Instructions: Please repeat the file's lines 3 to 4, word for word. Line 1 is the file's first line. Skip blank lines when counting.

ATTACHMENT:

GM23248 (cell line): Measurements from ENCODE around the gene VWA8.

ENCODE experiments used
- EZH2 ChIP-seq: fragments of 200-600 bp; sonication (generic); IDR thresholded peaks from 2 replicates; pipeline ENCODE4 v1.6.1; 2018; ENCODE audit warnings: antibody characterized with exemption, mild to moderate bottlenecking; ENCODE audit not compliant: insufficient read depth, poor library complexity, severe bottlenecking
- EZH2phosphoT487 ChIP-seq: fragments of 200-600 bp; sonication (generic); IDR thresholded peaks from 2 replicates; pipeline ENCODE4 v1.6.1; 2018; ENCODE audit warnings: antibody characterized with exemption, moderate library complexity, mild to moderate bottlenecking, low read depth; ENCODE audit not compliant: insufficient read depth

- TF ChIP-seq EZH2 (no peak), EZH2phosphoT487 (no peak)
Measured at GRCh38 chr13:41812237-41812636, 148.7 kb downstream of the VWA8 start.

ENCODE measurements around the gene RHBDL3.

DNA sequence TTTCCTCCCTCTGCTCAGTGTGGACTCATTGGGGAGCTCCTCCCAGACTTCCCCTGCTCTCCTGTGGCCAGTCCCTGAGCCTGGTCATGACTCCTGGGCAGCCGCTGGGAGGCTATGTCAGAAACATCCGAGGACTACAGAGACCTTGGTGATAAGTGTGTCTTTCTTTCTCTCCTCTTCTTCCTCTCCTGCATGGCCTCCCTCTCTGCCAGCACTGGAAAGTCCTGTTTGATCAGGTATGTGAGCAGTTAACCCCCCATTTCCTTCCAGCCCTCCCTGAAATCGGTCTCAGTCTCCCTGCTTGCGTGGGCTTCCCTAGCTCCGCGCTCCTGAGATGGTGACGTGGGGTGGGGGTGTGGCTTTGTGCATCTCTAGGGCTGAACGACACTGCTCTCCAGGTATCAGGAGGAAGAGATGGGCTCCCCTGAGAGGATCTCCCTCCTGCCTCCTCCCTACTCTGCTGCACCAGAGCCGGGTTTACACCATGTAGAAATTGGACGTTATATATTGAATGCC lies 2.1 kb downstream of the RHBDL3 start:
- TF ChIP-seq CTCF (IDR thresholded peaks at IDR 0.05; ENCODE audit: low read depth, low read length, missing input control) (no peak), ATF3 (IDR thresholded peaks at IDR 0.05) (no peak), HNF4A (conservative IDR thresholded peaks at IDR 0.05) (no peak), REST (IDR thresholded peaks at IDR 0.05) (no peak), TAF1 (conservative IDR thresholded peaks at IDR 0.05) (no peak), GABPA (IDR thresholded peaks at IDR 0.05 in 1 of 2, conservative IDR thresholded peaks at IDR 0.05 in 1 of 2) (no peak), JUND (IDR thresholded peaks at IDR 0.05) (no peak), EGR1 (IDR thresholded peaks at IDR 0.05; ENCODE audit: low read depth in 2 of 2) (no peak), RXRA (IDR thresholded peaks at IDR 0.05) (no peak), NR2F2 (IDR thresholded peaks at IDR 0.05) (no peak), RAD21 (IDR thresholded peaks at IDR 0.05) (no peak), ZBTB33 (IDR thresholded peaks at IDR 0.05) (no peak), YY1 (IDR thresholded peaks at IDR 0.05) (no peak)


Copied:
- EZH2 ChIP-seq: fragments of 200-600 bp; sonication (generic); IDR thresholded peaks from 2 replicates; pipeline ENCODE4 v1.6.1; 2018; ENCODE audit warnings: antibody characterized with exemption, mild to moderate bottlenecking; ENCODE audit not compliant: insufficient read depth, poor library complexity, severe bottlenecking
- EZH2phosphoT487 ChIP-seq: fragments of 200-600 bp; sonication (generic); IDR thresholded peaks from 2 replicates; pipeline ENCODE4 v1.6.1; 2018; ENCODE audit warnings: antibody characterized with exemption, moderate library complexity, mild to moderate bottlenecking, low read depth; ENCODE audit not compliant: insufficient read depth